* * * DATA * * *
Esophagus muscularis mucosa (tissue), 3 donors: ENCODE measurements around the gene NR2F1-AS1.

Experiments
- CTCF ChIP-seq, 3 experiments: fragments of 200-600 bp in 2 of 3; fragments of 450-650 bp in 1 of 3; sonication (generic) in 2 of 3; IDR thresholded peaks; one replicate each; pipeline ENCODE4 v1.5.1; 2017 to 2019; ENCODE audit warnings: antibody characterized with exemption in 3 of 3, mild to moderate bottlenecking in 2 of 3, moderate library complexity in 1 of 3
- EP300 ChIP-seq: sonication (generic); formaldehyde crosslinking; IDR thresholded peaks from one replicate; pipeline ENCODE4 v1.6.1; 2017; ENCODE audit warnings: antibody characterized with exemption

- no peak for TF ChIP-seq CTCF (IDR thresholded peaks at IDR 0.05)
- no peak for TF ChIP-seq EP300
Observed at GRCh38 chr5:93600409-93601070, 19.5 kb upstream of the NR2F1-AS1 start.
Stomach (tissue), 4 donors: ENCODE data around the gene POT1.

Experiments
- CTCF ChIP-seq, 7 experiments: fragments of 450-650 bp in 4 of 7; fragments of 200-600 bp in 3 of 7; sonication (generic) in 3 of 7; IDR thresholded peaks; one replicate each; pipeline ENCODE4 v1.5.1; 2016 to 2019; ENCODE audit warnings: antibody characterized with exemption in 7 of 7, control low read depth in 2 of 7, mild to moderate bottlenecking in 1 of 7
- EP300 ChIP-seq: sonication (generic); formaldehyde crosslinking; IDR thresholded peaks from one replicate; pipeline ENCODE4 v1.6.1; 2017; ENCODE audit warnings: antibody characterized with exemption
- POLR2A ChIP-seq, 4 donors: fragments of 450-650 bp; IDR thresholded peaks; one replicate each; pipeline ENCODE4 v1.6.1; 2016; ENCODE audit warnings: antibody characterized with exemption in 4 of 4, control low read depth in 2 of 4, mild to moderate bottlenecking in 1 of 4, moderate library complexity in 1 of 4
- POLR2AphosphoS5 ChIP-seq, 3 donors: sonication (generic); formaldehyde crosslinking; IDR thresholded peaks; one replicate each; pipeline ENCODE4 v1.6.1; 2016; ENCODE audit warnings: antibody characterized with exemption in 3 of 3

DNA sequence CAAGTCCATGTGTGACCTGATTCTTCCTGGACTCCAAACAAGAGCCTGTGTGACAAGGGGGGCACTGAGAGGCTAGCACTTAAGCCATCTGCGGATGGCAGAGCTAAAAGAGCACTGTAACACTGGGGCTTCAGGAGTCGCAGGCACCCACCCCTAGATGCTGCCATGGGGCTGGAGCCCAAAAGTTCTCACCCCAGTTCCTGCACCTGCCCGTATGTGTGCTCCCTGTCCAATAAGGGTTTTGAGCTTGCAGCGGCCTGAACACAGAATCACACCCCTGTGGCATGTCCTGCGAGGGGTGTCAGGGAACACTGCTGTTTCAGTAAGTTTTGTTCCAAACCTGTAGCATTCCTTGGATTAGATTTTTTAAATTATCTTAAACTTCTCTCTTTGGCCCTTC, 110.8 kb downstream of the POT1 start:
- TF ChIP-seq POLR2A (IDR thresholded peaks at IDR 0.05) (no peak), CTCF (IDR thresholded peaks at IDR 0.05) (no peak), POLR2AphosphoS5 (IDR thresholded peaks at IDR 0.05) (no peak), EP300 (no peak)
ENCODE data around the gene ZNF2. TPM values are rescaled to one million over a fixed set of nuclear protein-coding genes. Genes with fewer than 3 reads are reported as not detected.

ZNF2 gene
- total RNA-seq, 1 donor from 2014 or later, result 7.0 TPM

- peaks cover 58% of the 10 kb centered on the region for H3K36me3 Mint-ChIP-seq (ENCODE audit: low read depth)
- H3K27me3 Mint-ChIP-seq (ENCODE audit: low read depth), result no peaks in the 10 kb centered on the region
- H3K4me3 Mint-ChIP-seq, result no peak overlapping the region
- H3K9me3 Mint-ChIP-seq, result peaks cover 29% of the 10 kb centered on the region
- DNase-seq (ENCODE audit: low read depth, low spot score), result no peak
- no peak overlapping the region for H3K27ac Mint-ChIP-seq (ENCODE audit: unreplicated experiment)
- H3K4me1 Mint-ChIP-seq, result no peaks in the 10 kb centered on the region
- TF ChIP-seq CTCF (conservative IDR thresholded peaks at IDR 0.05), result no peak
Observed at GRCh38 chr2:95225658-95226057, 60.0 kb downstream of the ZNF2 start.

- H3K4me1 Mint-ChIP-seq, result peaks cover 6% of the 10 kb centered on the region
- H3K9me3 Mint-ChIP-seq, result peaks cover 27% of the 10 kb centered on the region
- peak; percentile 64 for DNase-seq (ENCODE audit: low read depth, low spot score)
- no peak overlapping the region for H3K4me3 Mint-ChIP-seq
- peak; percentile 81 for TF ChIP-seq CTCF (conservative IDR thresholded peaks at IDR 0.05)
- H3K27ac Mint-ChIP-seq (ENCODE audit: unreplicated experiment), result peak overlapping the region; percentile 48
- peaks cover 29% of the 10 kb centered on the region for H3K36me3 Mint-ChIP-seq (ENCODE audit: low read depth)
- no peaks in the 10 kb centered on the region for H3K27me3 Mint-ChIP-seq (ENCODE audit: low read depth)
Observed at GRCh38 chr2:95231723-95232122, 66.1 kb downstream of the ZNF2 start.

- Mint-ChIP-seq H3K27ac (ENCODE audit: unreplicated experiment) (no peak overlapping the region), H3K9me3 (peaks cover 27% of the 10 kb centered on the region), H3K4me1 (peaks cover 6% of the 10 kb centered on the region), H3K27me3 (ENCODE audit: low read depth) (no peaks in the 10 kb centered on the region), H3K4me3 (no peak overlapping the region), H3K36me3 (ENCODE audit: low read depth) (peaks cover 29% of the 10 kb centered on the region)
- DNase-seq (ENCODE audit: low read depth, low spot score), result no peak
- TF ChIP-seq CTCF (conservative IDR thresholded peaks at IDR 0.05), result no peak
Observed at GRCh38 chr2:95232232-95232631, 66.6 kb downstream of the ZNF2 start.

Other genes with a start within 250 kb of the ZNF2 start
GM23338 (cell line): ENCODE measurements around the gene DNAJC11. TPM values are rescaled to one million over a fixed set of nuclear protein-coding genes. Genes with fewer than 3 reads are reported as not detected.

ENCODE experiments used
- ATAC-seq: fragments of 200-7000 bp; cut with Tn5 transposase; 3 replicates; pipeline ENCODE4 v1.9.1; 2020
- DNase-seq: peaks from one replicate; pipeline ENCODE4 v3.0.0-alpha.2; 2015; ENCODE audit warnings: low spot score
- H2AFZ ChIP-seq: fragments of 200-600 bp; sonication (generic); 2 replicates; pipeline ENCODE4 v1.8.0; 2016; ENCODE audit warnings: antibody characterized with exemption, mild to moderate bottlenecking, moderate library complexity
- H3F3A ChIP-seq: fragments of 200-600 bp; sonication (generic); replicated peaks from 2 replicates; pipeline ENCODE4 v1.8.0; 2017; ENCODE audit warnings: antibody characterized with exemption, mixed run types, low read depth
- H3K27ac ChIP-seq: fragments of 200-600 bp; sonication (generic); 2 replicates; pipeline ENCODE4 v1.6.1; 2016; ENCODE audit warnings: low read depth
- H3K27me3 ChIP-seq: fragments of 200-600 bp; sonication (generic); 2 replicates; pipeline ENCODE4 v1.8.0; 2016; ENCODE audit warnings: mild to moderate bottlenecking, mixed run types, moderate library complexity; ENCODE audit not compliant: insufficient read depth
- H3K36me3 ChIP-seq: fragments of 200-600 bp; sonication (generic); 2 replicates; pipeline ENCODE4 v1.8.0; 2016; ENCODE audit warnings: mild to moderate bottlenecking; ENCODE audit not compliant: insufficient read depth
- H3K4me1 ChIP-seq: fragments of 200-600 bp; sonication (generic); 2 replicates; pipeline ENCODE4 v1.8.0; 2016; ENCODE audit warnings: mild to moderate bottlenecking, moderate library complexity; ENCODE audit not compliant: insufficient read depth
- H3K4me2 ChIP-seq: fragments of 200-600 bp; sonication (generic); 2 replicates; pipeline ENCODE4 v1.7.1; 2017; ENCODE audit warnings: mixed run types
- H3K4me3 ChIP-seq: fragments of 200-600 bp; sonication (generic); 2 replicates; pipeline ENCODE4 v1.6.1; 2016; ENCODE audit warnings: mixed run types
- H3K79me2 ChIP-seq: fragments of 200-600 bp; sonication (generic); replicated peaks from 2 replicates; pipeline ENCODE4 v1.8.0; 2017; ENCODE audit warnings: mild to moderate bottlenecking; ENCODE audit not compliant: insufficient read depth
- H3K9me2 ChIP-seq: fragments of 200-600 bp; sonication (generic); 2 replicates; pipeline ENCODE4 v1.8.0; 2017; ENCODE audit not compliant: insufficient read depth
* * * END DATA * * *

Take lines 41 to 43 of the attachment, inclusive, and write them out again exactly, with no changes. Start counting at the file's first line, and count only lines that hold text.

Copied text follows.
Other genes with a start within 250 kb of the ZNF2 start
GM23338 (cell line): ENCODE measurements around the gene DNAJC11. TPM values are rescaled to one million over a fixed set of nuclear protein-coding genes. Genes with fewer than 3 reads are reported as not detected.

ENCODE experiments used